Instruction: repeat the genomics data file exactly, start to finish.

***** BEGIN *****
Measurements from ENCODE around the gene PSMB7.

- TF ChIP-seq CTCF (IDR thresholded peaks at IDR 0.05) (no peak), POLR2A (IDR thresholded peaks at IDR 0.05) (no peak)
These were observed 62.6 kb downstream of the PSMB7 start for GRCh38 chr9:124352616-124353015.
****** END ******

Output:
Measurements from ENCODE around the gene PSMB7.

- TF ChIP-seq CTCF (IDR thresholded peaks at IDR 0.05) (no peak), POLR2A (IDR thresholded peaks at IDR 0.05) (no peak)
These were observed 62.6 kb downstream of the PSMB7 start for GRCh38 chr9:124352616-124353015.